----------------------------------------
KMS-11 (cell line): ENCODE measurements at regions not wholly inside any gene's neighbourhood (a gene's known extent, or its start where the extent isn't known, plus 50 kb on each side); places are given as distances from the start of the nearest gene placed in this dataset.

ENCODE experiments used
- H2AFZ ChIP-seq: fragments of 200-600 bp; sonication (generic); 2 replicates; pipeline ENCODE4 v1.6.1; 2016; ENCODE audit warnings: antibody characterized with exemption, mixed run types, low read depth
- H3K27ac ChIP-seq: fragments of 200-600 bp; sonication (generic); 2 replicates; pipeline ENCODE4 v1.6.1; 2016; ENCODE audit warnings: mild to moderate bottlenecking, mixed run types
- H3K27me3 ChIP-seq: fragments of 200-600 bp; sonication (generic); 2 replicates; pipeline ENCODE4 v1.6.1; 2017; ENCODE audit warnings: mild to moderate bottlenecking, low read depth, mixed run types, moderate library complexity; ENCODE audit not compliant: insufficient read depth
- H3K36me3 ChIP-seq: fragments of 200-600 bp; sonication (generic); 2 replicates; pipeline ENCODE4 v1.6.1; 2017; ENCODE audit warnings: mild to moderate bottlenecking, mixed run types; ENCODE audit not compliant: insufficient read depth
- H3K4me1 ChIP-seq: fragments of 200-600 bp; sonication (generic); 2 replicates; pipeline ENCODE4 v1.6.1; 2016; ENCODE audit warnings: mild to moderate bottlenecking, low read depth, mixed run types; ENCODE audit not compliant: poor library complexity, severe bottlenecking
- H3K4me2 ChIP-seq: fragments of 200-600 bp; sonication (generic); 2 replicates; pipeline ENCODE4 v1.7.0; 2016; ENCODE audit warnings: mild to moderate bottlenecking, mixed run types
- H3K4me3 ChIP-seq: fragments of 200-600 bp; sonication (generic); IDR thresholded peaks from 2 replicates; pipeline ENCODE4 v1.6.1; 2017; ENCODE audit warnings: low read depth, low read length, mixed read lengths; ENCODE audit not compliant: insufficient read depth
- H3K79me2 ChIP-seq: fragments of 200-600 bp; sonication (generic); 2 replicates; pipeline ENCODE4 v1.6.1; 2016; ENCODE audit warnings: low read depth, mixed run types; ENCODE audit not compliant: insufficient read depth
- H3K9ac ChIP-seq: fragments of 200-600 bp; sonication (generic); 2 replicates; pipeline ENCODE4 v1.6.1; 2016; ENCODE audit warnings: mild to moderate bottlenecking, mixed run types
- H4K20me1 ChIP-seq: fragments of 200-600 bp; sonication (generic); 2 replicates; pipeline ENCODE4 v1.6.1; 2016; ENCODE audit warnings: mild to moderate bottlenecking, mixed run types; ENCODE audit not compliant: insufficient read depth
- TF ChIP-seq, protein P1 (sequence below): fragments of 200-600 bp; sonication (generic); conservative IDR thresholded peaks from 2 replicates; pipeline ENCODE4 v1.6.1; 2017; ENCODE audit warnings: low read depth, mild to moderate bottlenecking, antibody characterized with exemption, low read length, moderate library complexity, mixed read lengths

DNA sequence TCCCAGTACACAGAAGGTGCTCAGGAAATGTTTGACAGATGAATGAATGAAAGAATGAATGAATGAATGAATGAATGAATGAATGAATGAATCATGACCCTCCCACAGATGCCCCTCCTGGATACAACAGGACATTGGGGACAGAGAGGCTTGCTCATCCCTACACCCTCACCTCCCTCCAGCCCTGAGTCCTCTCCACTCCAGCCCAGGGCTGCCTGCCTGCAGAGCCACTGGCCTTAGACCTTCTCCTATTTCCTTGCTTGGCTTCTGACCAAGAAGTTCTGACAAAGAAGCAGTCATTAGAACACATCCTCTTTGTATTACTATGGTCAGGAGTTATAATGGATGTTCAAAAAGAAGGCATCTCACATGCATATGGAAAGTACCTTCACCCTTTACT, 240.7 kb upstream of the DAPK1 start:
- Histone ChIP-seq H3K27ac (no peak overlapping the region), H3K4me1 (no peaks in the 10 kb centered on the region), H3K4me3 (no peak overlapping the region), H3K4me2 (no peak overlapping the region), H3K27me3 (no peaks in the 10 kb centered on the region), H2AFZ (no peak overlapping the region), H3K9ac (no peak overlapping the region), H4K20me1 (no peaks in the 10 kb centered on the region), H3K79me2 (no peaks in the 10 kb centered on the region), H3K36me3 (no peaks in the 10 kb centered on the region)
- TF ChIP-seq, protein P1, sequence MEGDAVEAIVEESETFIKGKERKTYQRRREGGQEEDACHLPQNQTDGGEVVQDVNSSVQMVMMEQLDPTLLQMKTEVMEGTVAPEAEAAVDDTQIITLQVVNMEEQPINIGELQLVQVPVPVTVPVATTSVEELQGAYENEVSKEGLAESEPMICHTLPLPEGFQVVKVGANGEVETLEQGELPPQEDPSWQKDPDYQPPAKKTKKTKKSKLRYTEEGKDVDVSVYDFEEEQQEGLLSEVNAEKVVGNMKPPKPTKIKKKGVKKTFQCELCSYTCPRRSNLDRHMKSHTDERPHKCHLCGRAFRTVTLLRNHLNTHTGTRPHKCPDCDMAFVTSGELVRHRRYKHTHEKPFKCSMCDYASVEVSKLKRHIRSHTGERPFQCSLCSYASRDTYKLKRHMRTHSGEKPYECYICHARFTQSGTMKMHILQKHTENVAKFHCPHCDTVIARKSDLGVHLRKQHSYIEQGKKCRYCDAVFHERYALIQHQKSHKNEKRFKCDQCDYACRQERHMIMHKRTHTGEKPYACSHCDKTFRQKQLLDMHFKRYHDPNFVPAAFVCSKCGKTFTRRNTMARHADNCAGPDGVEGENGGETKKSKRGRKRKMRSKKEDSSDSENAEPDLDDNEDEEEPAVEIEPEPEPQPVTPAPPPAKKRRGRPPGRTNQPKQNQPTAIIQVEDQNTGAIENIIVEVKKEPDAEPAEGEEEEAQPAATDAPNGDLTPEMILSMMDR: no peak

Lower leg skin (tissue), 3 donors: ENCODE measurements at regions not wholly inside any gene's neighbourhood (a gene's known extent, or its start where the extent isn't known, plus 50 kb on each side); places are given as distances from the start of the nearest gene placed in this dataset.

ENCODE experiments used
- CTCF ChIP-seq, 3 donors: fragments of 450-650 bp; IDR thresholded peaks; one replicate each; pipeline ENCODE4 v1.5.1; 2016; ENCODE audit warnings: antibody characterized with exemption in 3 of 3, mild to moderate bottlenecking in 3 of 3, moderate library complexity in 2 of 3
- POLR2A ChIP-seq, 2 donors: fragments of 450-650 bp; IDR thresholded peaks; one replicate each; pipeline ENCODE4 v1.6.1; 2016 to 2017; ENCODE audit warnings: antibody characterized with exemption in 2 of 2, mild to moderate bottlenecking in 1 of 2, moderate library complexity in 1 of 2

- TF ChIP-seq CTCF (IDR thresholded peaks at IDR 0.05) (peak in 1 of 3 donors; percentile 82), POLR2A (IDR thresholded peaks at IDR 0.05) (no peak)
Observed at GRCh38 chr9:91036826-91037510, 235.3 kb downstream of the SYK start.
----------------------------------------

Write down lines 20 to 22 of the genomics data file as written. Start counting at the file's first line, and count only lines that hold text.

- POLR2A ChIP-seq, 2 donors: fragments of 450-650 bp; IDR thresholded peaks; one replicate each; pipeline ENCODE4 v1.6.1; 2016 to 2017; ENCODE audit warnings: antibody characterized with exemption in 2 of 2, mild to moderate bottlenecking in 1 of 2, moderate library complexity in 1 of 2

- TF ChIP-seq CTCF (IDR thresholded peaks at IDR 0.05) (peak in 1 of 3 donors; percentile 82), POLR2A (IDR thresholded peaks at IDR 0.05) (no peak)
Observed at GRCh38 chr9:91036826-91037510, 235.3 kb downstream of the SYK start.